She reached out to the school and Myron Sonne, a former instructor in the ag department, to help facilitate repairs to the tractor by the MTC diesel power technology program. Sonne had taught Roxi Kasten as a student and had been close to Loren Kasten, as he had been one of the first hires for the program under Loren.
“(Loren) was a very successful ag teacher in several different high schools, and then he started the ag program at Mitchell Tech. The program evolved into a two-year program, and I was fortunate to get in the picture,” Sonne said.
The idea of getting the tractor running and selling it at auction to fund scholarships seemed to Sonne like a great way to honor the legacy of David and Loren. While it’s not known just how much the Case would bring in, Sonne said it was prudent to put as much practical value back into the machine as possible.
“If it was going to be a decent kind of scholarship. One hundred dollars may not even buy textbooks anymore. That’s why I went to work to see if we could improve the value. It is now worth two or three times what it is worth in just iron,” Sonne said.
Sonne and Kasten asked Joe Brtna, program director and instructor for the diesel power technology program at MTC, to take a look at the tractor and see what could be done to increase its appeal to potential buyers. Thankfully, even after time spent out in the elements, the tractor started right up and the repair crew were able to drive it to the school under its own power.
“Myron and Roxi begged us to get it running so she could sell it for the proceeds for the scholarships,” Brtna said. “It was stored out at Roxi’s farm and we drove it into the school, we changed all the fluid levels in the transmission, the hydraulics, all the filters. It’s going to have a new battery, and tires have been donated.”
The class at MTC is not doing any cosmetic restoration, but an overhaul of the critical operational parts and accessories is underway, Brtna said. The parts for the tractor are all coming from donated sources, with no school money being used on the repairs. Julie Brookbank, vice president for advancement at MTC, said the rear tires were being provided by Goodyear, TMA donated the front tires as well as some hoses and CHS Farmers Alliance donated a battery, among others.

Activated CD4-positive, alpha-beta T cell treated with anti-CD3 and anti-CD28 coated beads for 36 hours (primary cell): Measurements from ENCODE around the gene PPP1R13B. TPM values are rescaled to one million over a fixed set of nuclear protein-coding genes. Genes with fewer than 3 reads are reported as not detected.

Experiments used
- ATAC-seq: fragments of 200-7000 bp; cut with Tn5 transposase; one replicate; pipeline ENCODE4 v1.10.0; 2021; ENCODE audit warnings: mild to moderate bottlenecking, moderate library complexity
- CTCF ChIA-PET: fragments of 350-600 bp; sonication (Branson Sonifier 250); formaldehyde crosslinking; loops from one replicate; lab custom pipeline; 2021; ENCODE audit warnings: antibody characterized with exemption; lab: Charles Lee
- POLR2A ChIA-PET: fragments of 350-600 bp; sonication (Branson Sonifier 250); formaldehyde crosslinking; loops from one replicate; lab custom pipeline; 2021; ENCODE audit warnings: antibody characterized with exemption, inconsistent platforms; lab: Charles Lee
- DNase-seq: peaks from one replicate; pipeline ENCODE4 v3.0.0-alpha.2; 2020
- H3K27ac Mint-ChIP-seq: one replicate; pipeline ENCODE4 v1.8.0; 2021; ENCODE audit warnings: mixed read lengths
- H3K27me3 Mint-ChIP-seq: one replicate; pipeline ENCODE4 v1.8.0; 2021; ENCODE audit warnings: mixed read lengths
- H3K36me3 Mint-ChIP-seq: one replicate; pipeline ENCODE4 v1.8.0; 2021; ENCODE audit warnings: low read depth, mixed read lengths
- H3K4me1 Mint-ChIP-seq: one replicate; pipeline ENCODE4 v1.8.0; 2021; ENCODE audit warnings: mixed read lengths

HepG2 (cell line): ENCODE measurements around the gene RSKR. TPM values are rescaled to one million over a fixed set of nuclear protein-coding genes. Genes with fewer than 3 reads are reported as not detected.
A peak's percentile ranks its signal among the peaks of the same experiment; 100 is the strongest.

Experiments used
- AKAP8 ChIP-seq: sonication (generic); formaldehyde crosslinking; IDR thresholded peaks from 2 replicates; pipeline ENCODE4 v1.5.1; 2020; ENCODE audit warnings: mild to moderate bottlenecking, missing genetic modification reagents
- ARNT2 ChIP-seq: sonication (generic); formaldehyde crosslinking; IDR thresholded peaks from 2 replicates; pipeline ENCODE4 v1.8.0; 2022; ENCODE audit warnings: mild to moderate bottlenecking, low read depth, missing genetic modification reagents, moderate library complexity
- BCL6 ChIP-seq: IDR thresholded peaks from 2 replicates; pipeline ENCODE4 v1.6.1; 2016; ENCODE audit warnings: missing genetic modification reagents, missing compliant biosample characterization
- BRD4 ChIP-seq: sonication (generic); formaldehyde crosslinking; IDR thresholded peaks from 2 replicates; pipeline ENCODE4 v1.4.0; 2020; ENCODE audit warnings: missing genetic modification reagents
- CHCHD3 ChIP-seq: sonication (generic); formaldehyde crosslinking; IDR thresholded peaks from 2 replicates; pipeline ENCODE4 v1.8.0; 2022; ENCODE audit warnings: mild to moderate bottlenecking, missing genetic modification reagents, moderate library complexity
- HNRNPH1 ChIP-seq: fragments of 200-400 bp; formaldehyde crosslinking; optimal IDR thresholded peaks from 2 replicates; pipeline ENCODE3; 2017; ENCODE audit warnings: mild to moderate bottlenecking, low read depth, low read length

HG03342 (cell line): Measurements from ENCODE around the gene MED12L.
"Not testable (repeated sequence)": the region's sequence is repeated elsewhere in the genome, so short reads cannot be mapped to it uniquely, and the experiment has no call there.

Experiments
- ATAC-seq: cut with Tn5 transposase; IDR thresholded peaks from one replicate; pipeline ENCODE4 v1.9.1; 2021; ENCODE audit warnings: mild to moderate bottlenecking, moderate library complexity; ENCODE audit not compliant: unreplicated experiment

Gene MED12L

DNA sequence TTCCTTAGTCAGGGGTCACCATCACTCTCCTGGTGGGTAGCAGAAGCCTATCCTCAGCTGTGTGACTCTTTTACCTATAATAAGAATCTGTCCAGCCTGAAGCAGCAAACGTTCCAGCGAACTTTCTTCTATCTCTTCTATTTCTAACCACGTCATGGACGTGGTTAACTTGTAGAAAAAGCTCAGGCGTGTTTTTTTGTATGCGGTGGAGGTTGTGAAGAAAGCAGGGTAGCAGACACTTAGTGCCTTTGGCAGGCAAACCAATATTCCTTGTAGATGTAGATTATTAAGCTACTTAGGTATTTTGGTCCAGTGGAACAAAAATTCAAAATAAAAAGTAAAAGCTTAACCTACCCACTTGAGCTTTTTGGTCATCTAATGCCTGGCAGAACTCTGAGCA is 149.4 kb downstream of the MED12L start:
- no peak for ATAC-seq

“There is no MTC money put into this at all. It’s all donated at this point,” Brookbank said.
A learning experience
While there are no MTC funds being used on the project, sweat equity is being donated by students and teachers. Working on a tractor that is more than a half-century old provides some unique opportunities in teaching mechanics to a group of students who are used to working with some of the latest, most advanced technology in their classes.
“It goes outside the new technology. The students are learning that stuff just isn’t easy once in a while. It’s old, and there is no end to what you can do to it,” Brtna said. “I always say we’re going back to basics. The new stuff is nice and shiny and is great. It costs a lot of money, but you have to learn how to fix the basic stuff from the ground up.”
Brtna brings years of experience in repairing this style of tractor from his pre-teaching days when he worked as a mechanic at various implement dealers. The school also has archived manuals in digital form that allow them to call up specifications quickly.